Breidlid (2005). Sudanese migrants in the Khartoum area fighting for Education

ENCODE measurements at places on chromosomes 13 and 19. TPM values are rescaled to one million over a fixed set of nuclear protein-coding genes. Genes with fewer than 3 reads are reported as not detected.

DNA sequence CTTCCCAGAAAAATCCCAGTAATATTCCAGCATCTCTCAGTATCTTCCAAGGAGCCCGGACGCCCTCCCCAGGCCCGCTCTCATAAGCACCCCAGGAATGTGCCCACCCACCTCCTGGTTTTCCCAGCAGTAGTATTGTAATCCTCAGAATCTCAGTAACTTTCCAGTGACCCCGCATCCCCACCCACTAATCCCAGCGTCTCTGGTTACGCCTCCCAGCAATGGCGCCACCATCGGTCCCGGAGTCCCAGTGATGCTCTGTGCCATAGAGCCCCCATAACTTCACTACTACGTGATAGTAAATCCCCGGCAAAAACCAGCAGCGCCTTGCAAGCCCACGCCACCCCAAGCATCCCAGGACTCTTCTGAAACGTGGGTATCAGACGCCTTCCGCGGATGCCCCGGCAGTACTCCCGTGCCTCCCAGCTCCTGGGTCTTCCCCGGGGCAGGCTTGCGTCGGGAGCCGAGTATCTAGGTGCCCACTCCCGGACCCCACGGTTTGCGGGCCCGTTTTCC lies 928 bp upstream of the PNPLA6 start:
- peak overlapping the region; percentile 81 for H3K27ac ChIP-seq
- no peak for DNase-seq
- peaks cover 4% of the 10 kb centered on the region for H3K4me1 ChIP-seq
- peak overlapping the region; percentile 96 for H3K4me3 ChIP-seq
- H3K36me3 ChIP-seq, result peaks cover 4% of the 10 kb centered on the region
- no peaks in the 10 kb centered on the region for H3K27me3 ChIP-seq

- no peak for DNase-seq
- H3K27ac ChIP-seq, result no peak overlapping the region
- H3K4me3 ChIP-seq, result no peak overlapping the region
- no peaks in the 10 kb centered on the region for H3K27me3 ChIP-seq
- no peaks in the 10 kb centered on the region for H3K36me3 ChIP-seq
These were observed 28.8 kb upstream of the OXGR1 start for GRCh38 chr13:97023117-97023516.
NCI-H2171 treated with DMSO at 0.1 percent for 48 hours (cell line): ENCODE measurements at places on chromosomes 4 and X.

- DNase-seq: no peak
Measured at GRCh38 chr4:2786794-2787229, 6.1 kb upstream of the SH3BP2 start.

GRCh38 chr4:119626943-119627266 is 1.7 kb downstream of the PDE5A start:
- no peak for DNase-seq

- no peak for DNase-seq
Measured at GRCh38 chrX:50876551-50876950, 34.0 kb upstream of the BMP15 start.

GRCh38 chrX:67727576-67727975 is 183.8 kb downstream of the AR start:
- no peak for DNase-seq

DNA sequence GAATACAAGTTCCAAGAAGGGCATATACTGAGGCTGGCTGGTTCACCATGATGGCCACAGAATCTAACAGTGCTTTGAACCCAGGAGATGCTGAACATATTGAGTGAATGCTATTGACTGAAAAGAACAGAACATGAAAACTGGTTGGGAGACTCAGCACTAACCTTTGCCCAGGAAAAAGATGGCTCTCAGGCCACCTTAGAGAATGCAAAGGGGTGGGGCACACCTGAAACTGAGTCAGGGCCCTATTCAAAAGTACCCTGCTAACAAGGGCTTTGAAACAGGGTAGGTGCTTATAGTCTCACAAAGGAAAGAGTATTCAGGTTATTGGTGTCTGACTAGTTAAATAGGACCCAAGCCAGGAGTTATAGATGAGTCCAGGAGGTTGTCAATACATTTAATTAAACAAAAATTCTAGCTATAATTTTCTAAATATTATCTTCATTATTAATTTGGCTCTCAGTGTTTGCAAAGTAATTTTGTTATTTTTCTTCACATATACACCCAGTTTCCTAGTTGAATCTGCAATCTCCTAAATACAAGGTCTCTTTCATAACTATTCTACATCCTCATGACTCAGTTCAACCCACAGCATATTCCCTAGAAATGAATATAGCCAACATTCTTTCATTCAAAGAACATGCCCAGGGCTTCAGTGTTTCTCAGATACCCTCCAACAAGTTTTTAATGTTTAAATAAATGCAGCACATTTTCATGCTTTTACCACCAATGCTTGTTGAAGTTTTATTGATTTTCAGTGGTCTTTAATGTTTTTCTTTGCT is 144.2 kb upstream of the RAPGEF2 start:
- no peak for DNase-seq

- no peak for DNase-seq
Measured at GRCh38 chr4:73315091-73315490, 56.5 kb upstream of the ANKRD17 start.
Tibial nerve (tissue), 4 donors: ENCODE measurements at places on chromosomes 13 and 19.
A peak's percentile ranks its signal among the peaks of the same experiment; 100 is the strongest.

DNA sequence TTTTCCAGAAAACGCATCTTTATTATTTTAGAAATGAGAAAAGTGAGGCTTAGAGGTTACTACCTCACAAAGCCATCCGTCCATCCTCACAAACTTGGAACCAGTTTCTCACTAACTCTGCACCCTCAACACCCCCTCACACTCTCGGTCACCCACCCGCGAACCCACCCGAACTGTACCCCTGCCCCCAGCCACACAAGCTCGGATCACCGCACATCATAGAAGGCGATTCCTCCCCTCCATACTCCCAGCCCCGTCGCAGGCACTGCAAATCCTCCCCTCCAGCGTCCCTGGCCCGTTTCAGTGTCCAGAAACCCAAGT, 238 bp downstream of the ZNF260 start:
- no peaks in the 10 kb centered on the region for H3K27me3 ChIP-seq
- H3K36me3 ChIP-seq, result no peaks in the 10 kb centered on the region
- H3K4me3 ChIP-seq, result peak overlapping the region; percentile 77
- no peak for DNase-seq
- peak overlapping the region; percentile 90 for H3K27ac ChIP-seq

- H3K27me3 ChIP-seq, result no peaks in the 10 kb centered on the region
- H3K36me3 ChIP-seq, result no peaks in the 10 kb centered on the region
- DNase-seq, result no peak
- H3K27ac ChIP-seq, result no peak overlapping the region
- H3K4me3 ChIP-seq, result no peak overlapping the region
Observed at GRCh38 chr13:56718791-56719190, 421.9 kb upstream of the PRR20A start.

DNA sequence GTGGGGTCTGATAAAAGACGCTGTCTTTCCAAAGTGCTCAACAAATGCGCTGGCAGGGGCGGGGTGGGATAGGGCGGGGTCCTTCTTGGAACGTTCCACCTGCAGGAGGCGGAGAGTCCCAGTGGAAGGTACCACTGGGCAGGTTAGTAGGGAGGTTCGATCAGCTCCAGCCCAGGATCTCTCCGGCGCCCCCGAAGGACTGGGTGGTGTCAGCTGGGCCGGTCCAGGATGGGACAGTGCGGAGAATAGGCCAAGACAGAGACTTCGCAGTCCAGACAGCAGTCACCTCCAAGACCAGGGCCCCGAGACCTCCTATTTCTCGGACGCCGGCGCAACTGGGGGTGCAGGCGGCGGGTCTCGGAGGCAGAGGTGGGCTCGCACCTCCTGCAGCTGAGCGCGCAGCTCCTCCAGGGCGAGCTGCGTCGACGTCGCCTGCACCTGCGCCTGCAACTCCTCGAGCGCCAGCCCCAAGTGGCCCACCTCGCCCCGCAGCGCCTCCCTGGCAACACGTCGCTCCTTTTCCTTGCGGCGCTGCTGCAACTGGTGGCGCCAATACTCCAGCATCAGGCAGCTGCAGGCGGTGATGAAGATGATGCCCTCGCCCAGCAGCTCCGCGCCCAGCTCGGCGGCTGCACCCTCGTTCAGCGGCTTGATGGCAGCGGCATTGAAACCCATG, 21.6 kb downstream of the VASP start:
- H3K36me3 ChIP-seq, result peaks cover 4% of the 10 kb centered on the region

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This article examines the situation of the internally displaced persons from Southern Sudan living in and around the capital and their experience with the dominant Islamic discourse, and particularly the educational discourse of the ruling National Congress (NC). Based on qualitative field data, the article explores the opposing discourses between the Southerners and the governing elite in the North. While the governing NC advocates an Islamic educational discourse, the Southerners in the camps in and around Khartoum are either opposed to modern education because it destroys traditional practices, or they favour an educational system which is more Western in nature. Parents, educators and community groups from the South organise resistance against what they consider an imposition of an alien value discourse, and as the article will show, small concessions have been granted. The frequent contestations of these concessions or victories show, however, that the non-secular, Islamic basis of the education system is so ingrained in the wider Islamic discourse that a more satisfactory solution can only occur within a comprehensive peace settlement.